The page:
Emily Evans begins her quest to add experience to the Metro Council — while shrinking its size 

Honey, I Shrunk the Council

Honey, I Shrunk the Council

Starting this week, Metro Councilwoman Emily Evans is touring Nashville offering a bargain to anyone who will listen.

In exchange for allowing council members to serve three consecutive terms instead of two, you can eliminate 13 of them. Or if it better suits your perspective, in return for shrinking the council to 27 members, you can keep your representative for longer.

Evans is sponsoring a proposed Metro Charter amendment that would do both of those things at once. It would do away with 13 council seats, leaving 27 members — 24 district representatives and three at-large members — and allow them to serve three consecutive four-year terms, instead of the two they get now.

After approving term limits in 1994, Nashville voters have twice rejected proposals approved by the council to add a third term. In his analysis of the amendments, council attorney Jon Cooper notes that several council members have proposed reducing the size of the body over the years, but those proposals have never been approved by the charter revision commission or by the council as a whole. As a result, voters have never weighed in on the idea.

Evans' proposal is the first to combine a reduction in council members with an increase in the years they can serve, and she's betting that will make the difference with voters, if not the council. The amendment went down in flames Tuesday night, as Evans expected it would, with just 10 votes in its favor. More council members supported a change in term limits — although a proposal to do that alone also failed — but several spoke strongly against the idea of shrinking the council. They cited the risk of diminished representation and responsiveness, as well as the potential that shrinking the council would increase the influence of special interests and strengthen the mayor. But Evans had already decided to attempt a petition drive in order to get the idea on the November ballot. So she's booking up her weeks, toting a presentation on the idea to neighborhood groups, political party chapters, and your book club if you'll have her.

Her first stop was earlier this week at a meeting of the Hillsboro-West End Neighborhood Association, in the basement conference room of the Ronald McDonald House. Addressing approximately a dozen people, she started off by clarifying her motivation. Her primary goal is not to reduce the size of the council, she says, but rather to save the city from the impending "harms of term limits." But she posits that the council's past attempts to grant members extra terms have failed, at least in part, because they haven't offered voters anything in return. So she's included a reduction in the size of the council — hoping her compromise will solve that problem and bring together voters who support each idea separately.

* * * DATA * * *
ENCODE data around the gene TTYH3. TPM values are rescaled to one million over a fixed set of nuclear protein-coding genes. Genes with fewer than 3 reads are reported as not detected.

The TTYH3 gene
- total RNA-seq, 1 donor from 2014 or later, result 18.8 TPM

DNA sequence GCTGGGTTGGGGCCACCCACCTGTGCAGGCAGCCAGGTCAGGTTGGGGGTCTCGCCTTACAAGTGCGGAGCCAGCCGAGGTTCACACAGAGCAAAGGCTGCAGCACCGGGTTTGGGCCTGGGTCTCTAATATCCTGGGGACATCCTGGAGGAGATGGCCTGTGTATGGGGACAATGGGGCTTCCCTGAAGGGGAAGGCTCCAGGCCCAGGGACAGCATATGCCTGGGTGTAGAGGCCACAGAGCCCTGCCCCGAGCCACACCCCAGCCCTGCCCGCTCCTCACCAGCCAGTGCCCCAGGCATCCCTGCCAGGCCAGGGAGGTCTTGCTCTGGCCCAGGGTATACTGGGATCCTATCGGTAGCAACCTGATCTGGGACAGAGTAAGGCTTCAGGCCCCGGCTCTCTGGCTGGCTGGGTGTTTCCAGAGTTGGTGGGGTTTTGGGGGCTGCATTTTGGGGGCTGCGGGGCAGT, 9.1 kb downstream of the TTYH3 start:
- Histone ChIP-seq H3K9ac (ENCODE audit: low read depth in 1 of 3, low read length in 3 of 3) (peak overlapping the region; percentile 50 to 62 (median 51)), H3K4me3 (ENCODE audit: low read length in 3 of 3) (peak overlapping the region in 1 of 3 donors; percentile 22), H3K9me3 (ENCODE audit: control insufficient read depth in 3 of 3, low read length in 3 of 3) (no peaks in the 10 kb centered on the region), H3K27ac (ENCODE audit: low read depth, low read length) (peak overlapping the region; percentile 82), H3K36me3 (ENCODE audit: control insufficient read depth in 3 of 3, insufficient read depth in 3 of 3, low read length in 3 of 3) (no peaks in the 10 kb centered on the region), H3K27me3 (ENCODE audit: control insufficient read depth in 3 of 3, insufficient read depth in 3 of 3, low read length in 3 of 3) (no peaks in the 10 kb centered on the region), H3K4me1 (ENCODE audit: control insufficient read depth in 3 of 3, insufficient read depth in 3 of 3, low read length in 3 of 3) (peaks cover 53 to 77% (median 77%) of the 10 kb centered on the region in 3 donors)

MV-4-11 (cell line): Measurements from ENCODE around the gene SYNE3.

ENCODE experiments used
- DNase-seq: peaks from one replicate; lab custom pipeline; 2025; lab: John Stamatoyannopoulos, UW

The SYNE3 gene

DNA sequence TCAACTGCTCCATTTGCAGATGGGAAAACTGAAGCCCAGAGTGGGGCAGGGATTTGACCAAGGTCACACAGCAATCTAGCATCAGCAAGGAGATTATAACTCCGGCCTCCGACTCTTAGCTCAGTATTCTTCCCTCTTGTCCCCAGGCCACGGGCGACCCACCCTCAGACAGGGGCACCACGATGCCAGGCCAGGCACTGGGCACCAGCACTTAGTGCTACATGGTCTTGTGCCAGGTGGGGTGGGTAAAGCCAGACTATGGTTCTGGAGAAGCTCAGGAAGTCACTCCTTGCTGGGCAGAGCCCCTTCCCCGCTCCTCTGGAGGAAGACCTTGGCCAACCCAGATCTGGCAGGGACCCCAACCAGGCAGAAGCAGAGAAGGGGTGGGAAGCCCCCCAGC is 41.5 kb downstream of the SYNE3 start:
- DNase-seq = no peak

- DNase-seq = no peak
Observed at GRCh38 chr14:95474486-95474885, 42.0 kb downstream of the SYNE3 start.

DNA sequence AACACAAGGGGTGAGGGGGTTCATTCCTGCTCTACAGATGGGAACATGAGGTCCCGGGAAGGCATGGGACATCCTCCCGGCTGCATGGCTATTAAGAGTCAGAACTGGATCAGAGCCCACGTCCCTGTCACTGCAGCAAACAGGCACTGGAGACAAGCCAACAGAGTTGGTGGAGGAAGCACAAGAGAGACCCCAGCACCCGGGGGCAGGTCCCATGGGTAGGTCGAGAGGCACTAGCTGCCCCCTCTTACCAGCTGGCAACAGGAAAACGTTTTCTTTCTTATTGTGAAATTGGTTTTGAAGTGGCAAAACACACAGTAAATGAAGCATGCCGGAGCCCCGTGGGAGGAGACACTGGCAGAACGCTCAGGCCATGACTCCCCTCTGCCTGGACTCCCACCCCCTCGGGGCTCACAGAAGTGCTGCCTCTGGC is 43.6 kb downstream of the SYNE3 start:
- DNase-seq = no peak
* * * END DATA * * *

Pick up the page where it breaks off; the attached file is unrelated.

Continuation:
Her presentation lays out the damage from term limits, as she sees it. Next year, 24 members plus the vice mayor will be term-limited. That's roughly 60 percent of the council. What troubles Evans is this: At the beginning of the next council term, 16 members will have just four years of legislative experience, and the rest will have none. Zero. Not a single council member will have voted on the Music City Center, for instance. This lack of institutional memory, Evans argues, inhibits long-term problem solving.

In front of this group, which seems perfectly happy with the way Councilwoman Berkley Allen has represented them, loosening term limits isn't such a tough sell. But there is more pushback when it comes to the notion of reducing the size of the council, thereby increasing the number of constituents in each district and diluting their representation.

Currently, Evans says, each council district contains an average of 17,905 people. Redrawing the city into 24 districts would bump that number up to an average of 24,112 people per district. Some Hillsboro-West End neighbors wonder if that will make it more difficult to work with the council on neighborhood-specific issues like zoning, because each council member will have more constituents and more issues to address.

Evans counters by saying increasingly diluted representation is a natural phenomenon.  

"You're less represented every time somebody is born in your district and every time somebody new moves into your district," she tells the Scene the day after the meeting.

As for rezoning requests, she says, those are declining and will continue to for two reasons. First, as the city becomes more developed, there is less land to zone. Second, the shift away from parcel-by-parcel zoning to mixed-use plans for larger areas means zoning is less fixed and more flexible to change over time.

Evans' presentation addresses a variety of other points too — constituent services, council elections, and the effect her amendment would have on the council's ability to serve as a check on the mayor's power. (The Metro model will always inherently favor the mayor, but she says a smaller council would have some more muscle.)

Will the public buy Evans' idea? Who knows? But at least nobody's heard this pitch before.

Email editor@nashvillescene.com.

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